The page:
Lisa breaks down what made Vanishing Point’s Sharing of “The Dark Carnival: Unplugged” a success
Written by – Lisa Baxter, The Experience Business in Aug 2018
Vanishing Point (VP) and Lucy Conway (Eigg’s promoter) decided that the location for the sharing would be in the Tea Rooms on a summer’s eve in August. The event would take place after the dinner sitting. The day trippers would have left the island by then, leaving mostly locals.
The aims of the event, as with all the sharings, were:
To build relationships with the local community,
To connect them to the themes of the work,
To raise awareness of, and build anticipation around, the production,
To obtain meaningful audience feedback to inform the creative process.
VP’s first visit hadn’t gone well but an impromptu sing–along on the beach with Nan (the island’s teacher and a performer with a one-woman Kate Bush show) led to the idea of her taking part in the next sharing. The thinking was that by having a trusted member of the community as part of the event, more people would be interested in coming along.
The idea worked. The tea room was packed. From young children and barking dogs, to local artists, workers and a smattering of tourists, it was standing room only.
During the preceding days, Biff, Matt and Nan had holed themselves up in the community centre and rehearsed. They wanted to give the audience a really good artistic experience, not just a scratch performance.
The intention was to keep the whole experience warm, informal and intimate. It was all three. No set. No stage. No lighting. Just three stools, three music stands and three performers: Biff with his accordion, dressed in a sharp suit; Nan, a familiar face in an unfamiliar context, the audience curious to see how she’d do; and Matt, a little nervous at first, casual, script in hand … obviously not a natural performer, but authentically sharing his material. His vulnerability was palpable.
The event was short, forty five minutes, and it captivated the audience from beginning to end. The islanders clearly enjoyed watching Nan perform, perhaps for the very first time.
Biff was mesmerising as he sang his hauntingly beautiful songs. Actually, not just ‘sang’. He performed with his whole body, as if possessed by the music. Nan too is a physical performer and a great singer. Putting them together worked. Lost in the songs, they were neither specific characters nor themselves. Extremely watchable and beguiling, they had the audience in the palm of their hands.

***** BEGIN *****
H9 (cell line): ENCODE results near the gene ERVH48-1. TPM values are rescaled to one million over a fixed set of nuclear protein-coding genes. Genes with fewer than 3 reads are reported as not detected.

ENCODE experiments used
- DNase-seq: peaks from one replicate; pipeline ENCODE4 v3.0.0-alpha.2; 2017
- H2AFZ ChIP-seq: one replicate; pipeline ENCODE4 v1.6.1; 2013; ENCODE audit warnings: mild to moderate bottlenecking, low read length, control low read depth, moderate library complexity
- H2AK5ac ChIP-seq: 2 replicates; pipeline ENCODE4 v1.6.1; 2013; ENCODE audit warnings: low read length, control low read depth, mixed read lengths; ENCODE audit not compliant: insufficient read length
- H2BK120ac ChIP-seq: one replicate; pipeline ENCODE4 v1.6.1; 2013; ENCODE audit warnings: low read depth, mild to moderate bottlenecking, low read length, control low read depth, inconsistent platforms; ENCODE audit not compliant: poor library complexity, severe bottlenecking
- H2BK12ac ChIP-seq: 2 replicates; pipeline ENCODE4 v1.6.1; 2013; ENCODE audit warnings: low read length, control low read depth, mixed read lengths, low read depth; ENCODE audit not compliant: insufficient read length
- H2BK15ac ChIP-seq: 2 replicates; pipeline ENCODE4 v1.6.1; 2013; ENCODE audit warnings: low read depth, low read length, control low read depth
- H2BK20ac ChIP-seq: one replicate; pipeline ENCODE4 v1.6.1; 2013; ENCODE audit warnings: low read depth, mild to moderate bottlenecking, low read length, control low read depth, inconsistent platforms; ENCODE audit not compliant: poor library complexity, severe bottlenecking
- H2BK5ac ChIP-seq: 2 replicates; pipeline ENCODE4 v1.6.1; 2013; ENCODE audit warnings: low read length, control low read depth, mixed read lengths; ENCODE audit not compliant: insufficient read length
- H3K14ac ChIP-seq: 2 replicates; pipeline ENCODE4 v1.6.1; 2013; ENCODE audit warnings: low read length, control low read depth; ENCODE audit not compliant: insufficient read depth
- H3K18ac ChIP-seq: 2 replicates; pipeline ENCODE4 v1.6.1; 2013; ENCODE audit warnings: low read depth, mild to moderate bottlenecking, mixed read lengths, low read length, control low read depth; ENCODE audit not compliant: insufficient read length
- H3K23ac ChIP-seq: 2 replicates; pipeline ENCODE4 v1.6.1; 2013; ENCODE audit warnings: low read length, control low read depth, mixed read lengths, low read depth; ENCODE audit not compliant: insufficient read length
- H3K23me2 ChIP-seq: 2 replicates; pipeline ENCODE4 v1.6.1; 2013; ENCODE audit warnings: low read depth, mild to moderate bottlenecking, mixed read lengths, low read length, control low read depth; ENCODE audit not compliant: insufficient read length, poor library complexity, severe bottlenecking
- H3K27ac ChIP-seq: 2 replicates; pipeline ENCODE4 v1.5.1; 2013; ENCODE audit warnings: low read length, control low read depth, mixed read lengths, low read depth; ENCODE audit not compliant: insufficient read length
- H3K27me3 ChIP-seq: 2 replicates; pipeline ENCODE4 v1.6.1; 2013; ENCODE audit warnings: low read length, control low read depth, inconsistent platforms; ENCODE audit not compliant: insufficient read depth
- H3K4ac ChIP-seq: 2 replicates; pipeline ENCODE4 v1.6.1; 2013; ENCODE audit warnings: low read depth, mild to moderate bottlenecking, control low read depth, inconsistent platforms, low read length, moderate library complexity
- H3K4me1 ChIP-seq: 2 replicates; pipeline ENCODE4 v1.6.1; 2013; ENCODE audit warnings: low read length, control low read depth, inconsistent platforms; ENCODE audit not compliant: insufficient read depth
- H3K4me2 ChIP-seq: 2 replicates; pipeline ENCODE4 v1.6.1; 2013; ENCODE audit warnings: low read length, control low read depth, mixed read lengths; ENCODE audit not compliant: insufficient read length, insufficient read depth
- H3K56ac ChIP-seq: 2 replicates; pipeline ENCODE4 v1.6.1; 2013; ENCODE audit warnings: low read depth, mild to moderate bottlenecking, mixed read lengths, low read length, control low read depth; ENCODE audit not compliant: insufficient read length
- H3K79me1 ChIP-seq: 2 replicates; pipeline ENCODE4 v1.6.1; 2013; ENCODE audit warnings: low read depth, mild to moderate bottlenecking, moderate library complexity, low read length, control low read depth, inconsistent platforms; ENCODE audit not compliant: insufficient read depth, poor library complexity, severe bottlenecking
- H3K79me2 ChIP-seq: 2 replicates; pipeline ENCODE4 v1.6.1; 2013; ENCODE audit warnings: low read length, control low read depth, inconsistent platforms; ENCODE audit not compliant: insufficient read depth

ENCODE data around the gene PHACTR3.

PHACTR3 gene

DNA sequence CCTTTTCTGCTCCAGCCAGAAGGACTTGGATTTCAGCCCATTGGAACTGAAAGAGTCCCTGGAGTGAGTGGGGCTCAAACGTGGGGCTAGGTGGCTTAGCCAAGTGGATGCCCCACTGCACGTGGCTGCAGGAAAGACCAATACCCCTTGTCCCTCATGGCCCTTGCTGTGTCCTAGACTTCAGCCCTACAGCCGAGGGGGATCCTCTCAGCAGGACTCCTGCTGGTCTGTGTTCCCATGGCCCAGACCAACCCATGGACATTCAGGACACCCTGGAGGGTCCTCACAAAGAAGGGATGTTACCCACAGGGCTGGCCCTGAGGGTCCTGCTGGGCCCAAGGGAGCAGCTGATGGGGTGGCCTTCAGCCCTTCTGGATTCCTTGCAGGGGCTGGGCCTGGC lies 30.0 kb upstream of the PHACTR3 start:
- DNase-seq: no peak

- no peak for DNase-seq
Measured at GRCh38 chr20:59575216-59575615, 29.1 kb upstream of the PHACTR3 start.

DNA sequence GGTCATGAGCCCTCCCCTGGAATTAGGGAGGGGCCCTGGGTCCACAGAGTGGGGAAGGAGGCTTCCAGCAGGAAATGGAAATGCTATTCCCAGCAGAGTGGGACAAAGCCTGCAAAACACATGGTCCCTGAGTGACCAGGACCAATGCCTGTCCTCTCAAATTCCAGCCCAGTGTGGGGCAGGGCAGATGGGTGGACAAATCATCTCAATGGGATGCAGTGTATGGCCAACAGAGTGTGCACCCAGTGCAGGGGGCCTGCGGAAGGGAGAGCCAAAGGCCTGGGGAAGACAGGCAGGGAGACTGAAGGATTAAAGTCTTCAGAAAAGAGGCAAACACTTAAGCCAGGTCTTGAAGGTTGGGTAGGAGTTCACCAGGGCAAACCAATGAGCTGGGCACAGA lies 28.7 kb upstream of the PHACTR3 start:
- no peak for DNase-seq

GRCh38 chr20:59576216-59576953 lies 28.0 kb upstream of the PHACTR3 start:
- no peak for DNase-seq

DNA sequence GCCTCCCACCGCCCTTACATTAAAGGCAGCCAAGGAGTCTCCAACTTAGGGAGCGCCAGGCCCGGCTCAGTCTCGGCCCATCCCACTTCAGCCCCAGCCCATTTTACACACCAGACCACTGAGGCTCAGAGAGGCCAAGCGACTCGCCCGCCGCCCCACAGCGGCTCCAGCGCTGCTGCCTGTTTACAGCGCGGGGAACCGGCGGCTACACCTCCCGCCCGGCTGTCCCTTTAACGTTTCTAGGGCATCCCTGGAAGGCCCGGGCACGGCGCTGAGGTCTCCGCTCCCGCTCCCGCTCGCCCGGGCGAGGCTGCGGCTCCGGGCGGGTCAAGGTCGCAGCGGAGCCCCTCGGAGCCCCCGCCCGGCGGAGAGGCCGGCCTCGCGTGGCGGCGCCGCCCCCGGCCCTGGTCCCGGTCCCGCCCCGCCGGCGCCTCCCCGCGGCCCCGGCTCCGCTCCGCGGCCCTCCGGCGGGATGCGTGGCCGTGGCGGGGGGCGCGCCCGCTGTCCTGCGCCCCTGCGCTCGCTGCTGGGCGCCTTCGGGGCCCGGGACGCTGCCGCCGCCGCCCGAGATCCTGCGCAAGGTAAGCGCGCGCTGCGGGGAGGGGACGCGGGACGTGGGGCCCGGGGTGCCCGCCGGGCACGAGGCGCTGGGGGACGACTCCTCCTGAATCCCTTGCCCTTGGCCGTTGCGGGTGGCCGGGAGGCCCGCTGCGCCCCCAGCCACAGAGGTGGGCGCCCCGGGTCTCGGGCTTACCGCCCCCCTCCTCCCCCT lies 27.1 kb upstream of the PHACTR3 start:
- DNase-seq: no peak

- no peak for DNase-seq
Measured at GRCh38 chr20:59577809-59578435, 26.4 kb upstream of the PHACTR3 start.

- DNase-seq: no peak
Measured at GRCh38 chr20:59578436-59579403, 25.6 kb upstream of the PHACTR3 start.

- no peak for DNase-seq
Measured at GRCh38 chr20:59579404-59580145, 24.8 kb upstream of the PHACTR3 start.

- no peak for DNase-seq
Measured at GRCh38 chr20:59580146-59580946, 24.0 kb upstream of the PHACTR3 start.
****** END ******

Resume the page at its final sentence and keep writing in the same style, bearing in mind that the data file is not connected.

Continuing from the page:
Matt was hesitant at first, but the power of his words held everyone’s attention; dark, funny, irreverent and surprising, it was clearly ‘art’, but in a language everyone understood. More than that, he wasn’t an ‘actor’. These were his words and I think there was something magical about the audience being captivated by those words delivered by the person who produced them. The source.
Then … more magic, as some of the women in the room began singing with Biff, a ghostly choir beating out a tinkling rhythm with spoons on their drinks glasses.
A wonderful surprise.
Biff had worked with them in secret after attending one of their singing sessions. The experience elevated the whole event away from performing ‘to’, to performing ‘with’, underpinned by Nan’s involvement. It is my belief that something undefinable may have been forged there – a connection that might possibly be more enduring than the usual contract between actor and audience. That the cast stayed behind and chatted and drank with members of the audience may have strengthened this. Less ‘us and them’.
This was not an easy experience for Matt who felt uncomfortable about a sharing process that didn’t align with his director-led approach. Listening and responding to audiences were not his thing. We needed to respect this, and so audiences were not invited to formally dialogue with VP. The event became more a space for serendipity in the hope that something might emerge that would inform Matt’s thinking.